Charles Bennett's Cloud River explores the restorative values of spending time in the natural landscape. The title poem contains an invite:
'Imagine stepping into, stepping onto,
a river in the sky: like a journey down a length of weather-music -
something being said without words.
Visible for a moment, then slowly blowing away,
a fusion of water and air, I make
a brief causeway across the blue.'
These are quiet moments of stillness, of being alone in nature but the focus and engagement is external.
'Flatlander's Lullaby' makes effective use of consonance and assonance to give the poem an appropriately lyrical feel:
'Cruise my little skater across the pondback
skim the dark water towards dawnlight.'
Later, a 'Fen Raft Spider' sits on the
'flimsy meniscus in a clockwork dance,
until you read a beginning
in the quiet deep. And then -
you open the page of water and do not stop
until you have found out
what happens at the end.'
It's not the only poem to make a connection between nature and writing, exploring how close observation and the freedom of space allow creativity. These poems wear their craft lightly, drawing attention towards their images and messages so readers focus on what the poem is illustrating and conveying. Although all the poems are linked by theme, they vary in their rhythm, pacing and form so avoid the trap of similarity. Cloud River shows how quiet moments in the natural world open up a writer's mind to inspiration.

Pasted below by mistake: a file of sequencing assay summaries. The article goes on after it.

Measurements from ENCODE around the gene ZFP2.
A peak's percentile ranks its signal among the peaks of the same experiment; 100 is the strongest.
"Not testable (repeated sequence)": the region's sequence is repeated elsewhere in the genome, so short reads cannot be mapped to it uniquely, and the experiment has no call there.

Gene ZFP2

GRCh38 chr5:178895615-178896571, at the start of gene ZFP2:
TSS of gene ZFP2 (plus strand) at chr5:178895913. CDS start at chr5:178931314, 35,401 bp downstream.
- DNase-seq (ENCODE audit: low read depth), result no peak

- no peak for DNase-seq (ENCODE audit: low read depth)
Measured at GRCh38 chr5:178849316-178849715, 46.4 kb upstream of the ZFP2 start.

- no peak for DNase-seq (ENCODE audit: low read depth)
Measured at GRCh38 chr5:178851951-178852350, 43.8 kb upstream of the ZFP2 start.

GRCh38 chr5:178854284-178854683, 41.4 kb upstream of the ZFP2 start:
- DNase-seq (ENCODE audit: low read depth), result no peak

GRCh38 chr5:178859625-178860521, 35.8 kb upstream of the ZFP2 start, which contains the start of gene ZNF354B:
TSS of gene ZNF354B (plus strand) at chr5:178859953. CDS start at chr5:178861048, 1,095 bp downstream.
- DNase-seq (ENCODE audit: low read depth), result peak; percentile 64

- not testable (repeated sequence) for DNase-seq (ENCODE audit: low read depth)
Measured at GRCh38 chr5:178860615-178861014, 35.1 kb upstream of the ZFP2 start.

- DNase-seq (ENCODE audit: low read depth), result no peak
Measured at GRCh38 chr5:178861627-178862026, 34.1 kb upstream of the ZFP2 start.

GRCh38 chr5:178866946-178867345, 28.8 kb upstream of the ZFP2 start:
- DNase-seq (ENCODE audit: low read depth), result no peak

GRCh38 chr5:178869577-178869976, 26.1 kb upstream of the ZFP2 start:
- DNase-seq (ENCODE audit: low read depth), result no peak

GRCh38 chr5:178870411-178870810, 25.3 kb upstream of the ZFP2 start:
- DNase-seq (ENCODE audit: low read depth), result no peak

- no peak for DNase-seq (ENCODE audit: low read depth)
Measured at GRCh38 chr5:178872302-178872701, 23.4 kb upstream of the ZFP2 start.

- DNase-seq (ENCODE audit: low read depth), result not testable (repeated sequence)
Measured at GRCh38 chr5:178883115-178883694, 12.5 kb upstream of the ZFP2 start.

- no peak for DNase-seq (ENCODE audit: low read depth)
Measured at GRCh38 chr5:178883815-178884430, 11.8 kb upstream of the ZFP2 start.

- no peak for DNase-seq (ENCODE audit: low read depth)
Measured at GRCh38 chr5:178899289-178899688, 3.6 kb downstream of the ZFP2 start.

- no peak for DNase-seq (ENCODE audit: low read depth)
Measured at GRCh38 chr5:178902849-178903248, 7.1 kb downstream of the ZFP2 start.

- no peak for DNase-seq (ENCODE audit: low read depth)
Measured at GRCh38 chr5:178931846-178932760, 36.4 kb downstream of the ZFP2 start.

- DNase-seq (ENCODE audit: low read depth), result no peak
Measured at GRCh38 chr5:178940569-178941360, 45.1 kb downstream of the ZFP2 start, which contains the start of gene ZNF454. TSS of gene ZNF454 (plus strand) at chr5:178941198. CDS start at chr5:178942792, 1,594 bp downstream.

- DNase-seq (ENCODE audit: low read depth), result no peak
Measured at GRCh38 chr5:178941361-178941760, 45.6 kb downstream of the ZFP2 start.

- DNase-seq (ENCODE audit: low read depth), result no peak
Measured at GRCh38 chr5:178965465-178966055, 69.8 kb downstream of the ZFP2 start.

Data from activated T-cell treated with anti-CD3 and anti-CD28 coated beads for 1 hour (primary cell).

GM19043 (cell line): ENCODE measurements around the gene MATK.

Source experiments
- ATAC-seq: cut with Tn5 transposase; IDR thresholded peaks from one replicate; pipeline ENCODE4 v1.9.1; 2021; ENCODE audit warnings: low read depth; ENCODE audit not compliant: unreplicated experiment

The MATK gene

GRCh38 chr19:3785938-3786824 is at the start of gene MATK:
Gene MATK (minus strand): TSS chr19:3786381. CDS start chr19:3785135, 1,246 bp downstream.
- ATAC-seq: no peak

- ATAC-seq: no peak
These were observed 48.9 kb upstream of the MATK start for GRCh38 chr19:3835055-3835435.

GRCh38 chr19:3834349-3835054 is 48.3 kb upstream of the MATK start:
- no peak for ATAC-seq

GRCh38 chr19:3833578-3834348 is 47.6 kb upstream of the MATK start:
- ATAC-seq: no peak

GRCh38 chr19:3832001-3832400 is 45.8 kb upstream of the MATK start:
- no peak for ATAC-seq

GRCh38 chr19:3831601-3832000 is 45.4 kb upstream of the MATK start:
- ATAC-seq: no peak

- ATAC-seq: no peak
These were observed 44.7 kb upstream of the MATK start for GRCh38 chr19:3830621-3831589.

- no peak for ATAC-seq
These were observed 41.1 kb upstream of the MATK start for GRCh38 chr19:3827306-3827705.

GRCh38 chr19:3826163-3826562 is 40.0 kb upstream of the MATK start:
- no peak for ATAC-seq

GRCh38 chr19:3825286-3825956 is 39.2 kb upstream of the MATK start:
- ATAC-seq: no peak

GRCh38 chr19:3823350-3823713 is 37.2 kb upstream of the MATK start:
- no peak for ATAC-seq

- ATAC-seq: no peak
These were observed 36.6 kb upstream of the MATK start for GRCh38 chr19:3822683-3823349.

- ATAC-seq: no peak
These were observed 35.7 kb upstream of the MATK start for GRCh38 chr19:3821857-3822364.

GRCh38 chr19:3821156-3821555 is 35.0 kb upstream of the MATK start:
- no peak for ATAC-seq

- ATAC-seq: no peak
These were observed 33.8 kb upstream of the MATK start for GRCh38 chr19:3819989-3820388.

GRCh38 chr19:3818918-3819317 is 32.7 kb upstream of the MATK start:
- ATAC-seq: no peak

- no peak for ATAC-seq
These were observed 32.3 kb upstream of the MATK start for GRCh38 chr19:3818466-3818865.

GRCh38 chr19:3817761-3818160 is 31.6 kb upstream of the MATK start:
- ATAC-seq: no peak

About the reviewer
Emma Lee’s recent collection is Ghosts in the Desert (IDP, 2015). The Significance of a Dress is forthcoming from Arachne. She co-edited Over Land, Over Sea (Five Leaves, 2015), reviews for The Blue Nib, High Window Journal, The Journal, London Grip, Sabotage Reviews and blogs at http://emmalee1.wordpress.com.